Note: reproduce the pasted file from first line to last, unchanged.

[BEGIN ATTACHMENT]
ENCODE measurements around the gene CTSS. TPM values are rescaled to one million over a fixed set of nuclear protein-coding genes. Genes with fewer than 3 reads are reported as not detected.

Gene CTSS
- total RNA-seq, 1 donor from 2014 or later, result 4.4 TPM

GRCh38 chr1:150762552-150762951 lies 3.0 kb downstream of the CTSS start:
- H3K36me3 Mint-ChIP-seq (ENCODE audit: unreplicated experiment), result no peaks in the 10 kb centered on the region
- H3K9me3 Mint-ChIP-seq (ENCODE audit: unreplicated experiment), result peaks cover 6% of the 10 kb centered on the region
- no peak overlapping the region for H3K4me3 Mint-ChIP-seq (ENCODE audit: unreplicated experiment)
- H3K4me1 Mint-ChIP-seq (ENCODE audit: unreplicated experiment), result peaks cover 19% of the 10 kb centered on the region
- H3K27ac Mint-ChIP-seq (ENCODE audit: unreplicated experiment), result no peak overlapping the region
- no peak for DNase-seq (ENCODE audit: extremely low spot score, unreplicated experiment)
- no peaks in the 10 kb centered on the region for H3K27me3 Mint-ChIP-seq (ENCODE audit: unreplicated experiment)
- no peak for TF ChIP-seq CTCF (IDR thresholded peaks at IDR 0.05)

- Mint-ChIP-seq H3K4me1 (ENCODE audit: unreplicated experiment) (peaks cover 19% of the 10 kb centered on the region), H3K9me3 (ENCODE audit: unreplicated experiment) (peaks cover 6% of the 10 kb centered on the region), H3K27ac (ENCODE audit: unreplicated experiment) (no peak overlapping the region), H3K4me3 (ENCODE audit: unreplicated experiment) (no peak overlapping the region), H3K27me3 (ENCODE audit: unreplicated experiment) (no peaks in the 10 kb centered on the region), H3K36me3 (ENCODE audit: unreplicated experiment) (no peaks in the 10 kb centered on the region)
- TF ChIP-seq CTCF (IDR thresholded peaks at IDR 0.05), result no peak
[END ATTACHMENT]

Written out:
ENCODE measurements around the gene CTSS. TPM values are rescaled to one million over a fixed set of nuclear protein-coding genes. Genes with fewer than 3 reads are reported as not detected.

Gene CTSS
- total RNA-seq, 1 donor from 2014 or later, result 4.4 TPM

GRCh38 chr1:150762552-150762951 lies 3.0 kb downstream of the CTSS start:
- H3K36me3 Mint-ChIP-seq (ENCODE audit: unreplicated experiment), result no peaks in the 10 kb centered on the region
- H3K9me3 Mint-ChIP-seq (ENCODE audit: unreplicated experiment), result peaks cover 6% of the 10 kb centered on the region
- no peak overlapping the region for H3K4me3 Mint-ChIP-seq (ENCODE audit: unreplicated experiment)
- H3K4me1 Mint-ChIP-seq (ENCODE audit: unreplicated experiment), result peaks cover 19% of the 10 kb centered on the region
- H3K27ac Mint-ChIP-seq (ENCODE audit: unreplicated experiment), result no peak overlapping the region
- no peak for DNase-seq (ENCODE audit: extremely low spot score, unreplicated experiment)
- no peaks in the 10 kb centered on the region for H3K27me3 Mint-ChIP-seq (ENCODE audit: unreplicated experiment)
- no peak for TF ChIP-seq CTCF (IDR thresholded peaks at IDR 0.05)

- Mint-ChIP-seq H3K4me1 (ENCODE audit: unreplicated experiment) (peaks cover 19% of the 10 kb centered on the region), H3K9me3 (ENCODE audit: unreplicated experiment) (peaks cover 6% of the 10 kb centered on the region), H3K27ac (ENCODE audit: unreplicated experiment) (no peak overlapping the region), H3K4me3 (ENCODE audit: unreplicated experiment) (no peak overlapping the region), H3K27me3 (ENCODE audit: unreplicated experiment) (no peaks in the 10 kb centered on the region), H3K36me3 (ENCODE audit: unreplicated experiment) (no peaks in the 10 kb centered on the region)
- TF ChIP-seq CTCF (IDR thresholded peaks at IDR 0.05), result no peak